the initial failure of Loot, Ramsey rashly promised a
London production within six months. Hope appeared in
the figure of Oscar Lewenstein who bought the options
on Loot in January 1966.
In April a revised version of the play was staged in Manchester.
Orton had cut 651 lines and made Truscott the central
character throughout the play, making him a more sinister
and violent figure, drawing on his experiences when arrested.
more about this production here)
The revised version was a rousing success, with the Daily
Telegraph pronouncing it ‘very funny’.
Orton left on his second trip to Morocco the next day
but his good mood quickly dissipated. Ramsey could still
not drum up interest in a London production. On June 18th
Orton wrote to Ramsey from Tangiers:
‘.. if the Loot option runs out in January
with no sign of the play being put on … I shall
throw the play on the fire. And I shan’t write a
third stage play. I shall earn my living on TV.’
Orton relented on his return and Lewenstein arranged for
Loot to open on 27th September at the Jeanetta Cochrane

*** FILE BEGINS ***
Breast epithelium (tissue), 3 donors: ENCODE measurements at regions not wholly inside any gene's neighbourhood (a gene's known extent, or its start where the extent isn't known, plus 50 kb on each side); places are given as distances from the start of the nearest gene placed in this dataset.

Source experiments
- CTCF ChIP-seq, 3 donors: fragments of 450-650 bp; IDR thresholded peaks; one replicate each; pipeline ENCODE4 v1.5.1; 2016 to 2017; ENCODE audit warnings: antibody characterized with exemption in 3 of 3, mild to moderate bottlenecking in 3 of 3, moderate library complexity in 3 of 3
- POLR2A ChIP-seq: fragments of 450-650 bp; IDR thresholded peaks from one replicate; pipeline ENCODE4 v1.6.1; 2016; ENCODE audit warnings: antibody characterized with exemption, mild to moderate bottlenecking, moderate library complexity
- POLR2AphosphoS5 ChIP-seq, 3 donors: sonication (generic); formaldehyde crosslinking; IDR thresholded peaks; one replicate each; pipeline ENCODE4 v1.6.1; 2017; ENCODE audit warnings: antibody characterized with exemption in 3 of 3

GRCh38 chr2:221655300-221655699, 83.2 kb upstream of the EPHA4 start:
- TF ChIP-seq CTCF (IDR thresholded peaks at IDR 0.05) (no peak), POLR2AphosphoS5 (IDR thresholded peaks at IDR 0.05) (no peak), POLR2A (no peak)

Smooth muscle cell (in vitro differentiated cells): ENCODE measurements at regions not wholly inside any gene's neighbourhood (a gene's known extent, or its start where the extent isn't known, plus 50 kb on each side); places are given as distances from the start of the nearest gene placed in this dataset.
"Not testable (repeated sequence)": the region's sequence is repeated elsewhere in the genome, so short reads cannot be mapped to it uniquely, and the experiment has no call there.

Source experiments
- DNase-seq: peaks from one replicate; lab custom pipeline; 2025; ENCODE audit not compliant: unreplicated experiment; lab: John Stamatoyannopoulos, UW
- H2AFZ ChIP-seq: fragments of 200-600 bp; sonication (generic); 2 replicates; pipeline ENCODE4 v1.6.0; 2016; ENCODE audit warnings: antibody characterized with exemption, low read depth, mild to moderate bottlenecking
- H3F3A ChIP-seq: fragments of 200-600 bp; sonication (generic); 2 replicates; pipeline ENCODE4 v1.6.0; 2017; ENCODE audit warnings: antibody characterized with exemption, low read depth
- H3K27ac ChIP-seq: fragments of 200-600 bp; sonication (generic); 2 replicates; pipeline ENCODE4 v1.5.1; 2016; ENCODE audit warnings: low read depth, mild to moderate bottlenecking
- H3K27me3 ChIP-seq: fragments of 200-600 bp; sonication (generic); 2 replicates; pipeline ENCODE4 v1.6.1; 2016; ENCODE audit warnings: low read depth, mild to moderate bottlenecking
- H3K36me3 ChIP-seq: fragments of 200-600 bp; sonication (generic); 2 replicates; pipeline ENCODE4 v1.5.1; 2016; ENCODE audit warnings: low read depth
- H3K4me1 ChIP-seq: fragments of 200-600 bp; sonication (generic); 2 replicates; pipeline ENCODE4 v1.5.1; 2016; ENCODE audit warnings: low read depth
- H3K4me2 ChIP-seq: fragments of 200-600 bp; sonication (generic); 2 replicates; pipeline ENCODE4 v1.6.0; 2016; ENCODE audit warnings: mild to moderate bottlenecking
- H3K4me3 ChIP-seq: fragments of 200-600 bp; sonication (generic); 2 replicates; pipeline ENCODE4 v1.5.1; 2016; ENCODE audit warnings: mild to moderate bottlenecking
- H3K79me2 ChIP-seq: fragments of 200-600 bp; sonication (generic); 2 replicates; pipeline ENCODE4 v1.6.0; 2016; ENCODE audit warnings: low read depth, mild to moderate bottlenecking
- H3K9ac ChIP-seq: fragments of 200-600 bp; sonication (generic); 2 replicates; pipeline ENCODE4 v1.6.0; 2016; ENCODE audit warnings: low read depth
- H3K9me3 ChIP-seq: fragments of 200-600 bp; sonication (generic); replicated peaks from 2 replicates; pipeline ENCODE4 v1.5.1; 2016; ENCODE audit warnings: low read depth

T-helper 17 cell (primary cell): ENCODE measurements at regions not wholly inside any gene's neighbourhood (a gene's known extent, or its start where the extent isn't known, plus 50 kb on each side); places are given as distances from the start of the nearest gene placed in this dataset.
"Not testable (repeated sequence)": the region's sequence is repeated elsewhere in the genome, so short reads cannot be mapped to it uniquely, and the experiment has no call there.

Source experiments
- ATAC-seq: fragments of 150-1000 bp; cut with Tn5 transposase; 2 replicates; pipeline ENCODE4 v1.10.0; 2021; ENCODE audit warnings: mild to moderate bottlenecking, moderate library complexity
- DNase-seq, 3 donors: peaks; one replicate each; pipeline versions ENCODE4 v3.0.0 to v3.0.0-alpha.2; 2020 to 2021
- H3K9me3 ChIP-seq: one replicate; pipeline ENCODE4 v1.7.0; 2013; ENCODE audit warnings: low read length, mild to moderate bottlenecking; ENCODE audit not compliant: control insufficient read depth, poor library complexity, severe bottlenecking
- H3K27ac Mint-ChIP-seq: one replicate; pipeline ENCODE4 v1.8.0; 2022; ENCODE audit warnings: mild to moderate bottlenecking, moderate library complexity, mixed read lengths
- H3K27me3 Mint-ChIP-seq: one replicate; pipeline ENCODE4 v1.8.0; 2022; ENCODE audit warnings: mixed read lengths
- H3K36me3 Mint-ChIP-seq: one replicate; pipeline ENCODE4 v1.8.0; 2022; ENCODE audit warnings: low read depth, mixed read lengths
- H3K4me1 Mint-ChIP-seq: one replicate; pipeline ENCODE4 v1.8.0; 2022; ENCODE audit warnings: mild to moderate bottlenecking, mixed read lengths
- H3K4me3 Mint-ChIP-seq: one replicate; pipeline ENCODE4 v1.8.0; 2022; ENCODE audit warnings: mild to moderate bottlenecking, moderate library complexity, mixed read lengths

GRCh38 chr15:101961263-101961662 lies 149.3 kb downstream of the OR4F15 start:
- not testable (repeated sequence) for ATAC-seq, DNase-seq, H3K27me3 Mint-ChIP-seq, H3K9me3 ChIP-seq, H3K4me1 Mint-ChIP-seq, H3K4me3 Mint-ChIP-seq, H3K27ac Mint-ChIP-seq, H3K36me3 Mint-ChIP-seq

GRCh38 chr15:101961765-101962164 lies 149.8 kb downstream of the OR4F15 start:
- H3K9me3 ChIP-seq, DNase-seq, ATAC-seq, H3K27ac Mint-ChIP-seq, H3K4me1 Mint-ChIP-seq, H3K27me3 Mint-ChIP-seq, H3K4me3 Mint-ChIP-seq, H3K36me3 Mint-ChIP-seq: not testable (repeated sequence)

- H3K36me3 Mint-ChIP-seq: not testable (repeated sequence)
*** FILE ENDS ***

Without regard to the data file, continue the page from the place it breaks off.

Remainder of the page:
Theatre, an ‘off West End’ theatre. Both Ramsey
and Orton were sceptical about the production and thought
the direction forced and the sets dull. To their surprise
the critics loved the play. The Sunday Telegraph wrote: ‘the most genuinely quick witted, pungent and sprightly
entertainment by a new young British playwright for a
Orton’s quick witted and sparkling dialogue had
won the critics over and overcome the weaknesses of the
production, as he was quick to point out in an interview
with the Evening Standard.
‘I have many vices, but false modesty
is not one of them. The best thing about Loot is the quality
of the writing.’
Loot transferred to the Criterion Theatre in West End
proper on November 1st but struggled to get an audience.
This was to turn around when Loot was awarded the London
Evening Standard award for Best Play of 1966 on January